This page last changed on Jun 13, 2007 by ehazzard.
The UDL materials will consist of modules.
Each module will consist of an introduction, a series of linked activities, and a wrapup.
The module will be linked to standards and an assessment based on the standards. It will also have a full set of other teacher materials.
The introduction includes an overall-question, encourages thinking about the questions, states the expectations for student accomplishments for the module, and a pre-test.
The activities will each require 20-30 minutes of class time.
There will be activities for science, mathematics, and language arts.
There will be four science activities for grades 3-4.
There will be four additional science activities for grades 5-6.
Molecular workbench will be used only in grades 5-6.
The science activities will all use computers, except for non-probe alternatives to probe-based activities.
The non-science activities will all be off-computer, except for some math activities that require a grapher.
We will have non-computer activities paired with each computer-based activity. ("Paired" activities complement but don't depend on each other. They are suitable for two centers in a classroom and therefore useful for classes with limited numbers of computers.)
The dependence of activities will be variable---some will stand alone, others will depend on prior materials.
Each activity will have metatags that describe its dependence, point to alternatives, link to standards)
Each activity can have alternative treatments that the teacher or student can select.
Teachers can easily make alternative treatments. One major use will be to link with assignments to texts and other materials specific to a class.
Perhaps we can make a specialized assignment template for teachers to author alternatives.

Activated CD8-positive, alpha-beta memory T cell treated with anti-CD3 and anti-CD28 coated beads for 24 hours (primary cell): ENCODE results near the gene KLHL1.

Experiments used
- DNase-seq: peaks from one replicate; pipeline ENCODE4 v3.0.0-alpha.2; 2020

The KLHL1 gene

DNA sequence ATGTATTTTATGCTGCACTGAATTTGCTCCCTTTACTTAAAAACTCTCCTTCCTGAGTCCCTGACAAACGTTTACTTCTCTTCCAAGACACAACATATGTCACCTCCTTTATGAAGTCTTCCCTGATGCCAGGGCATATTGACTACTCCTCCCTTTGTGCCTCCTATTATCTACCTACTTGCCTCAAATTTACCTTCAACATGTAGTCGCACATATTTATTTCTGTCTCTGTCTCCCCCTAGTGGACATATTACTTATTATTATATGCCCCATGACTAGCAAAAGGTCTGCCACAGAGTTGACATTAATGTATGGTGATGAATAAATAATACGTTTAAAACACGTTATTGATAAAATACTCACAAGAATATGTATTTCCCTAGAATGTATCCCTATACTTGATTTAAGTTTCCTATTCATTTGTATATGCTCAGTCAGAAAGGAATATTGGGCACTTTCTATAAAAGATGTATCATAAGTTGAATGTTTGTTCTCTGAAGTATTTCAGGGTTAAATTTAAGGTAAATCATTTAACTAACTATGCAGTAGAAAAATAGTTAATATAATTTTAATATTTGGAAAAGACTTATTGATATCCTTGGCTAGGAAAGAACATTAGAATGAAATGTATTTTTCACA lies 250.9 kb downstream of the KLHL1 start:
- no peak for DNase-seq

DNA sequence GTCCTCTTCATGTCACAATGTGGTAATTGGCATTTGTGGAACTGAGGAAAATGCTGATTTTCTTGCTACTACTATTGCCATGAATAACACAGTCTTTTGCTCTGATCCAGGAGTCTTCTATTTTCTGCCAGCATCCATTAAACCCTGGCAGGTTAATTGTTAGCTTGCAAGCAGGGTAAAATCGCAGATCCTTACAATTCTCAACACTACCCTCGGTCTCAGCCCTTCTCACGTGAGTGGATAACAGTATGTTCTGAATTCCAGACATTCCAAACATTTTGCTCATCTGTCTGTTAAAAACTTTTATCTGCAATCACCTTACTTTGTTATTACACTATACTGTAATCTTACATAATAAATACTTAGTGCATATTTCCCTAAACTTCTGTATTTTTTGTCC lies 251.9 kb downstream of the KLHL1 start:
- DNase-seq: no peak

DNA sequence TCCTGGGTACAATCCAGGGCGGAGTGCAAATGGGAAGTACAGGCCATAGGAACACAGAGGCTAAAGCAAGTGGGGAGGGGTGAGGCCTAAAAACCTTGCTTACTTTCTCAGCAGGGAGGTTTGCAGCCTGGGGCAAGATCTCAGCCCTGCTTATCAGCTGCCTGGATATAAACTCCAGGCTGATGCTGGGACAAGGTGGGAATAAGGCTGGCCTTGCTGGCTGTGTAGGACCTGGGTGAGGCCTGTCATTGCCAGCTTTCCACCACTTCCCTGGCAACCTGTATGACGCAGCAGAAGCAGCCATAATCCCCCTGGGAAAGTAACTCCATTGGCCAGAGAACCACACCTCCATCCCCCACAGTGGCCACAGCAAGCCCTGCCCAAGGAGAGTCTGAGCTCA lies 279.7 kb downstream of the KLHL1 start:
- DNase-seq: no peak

All off computer activities should include a finding, artifact, or conclusion that students can quickly enter into the computer the next time they are on, to create an online record of their accomplishments. Perhaps this is a simplified template, too.
For our initial run, we may not provide many alternatives, but for every probe activity we need to have a non-computer equivalent.
The DYI authoring capacity will permit us to create more alternative activities later.
The Wrap-up activity will be a scaffolded report writer that will link to artifacts the student created in the activities (answers, drawings, data). It will include a post-test.
There will be scaffolded questions in most activities.
Agents will provide the scaffolding by giving advice.
There will be a teacher portal that simplifies the assignment of activities to students.
An activity can be marked as required, optional, or invisible. Teachers can do this for all students, groups of students, or individual students. The software would warn the teacher if the prerequisites were not assigned, or if too few were assigned.
Teachers also need to be able to assign activities to certain dates or range of dates. The software can compute how many computers and what supplies are required for each day.
Teachers need to be able to see where students are and how well they are doing. Views need to include summaries and details by student and by group,
All activities will have similar templates, not unlike a pared down version of DIY-TEEMSS. There will be lots of optional steps--we will take full advantage of the ability of DIY to ignore empty template blocks. So, for instance, there might be a "safety" block for probe activities that would be ignored for non-probe ones. Non-visible data, such as metatags will be easily authored, too.
The different scaffolding levels need to be supported in the author template. Every assessment block (open ended, multiple choice, true-false, numeric input) should support five levels of scaffolding. There should be default content-free scaffolding for the highest levels that the author can easily import. The author supplies text that is delivered (in bubble text or voice) by one of two agents.
We have not thought through how to author scaffolding for other objects, but we want it for graphs and models.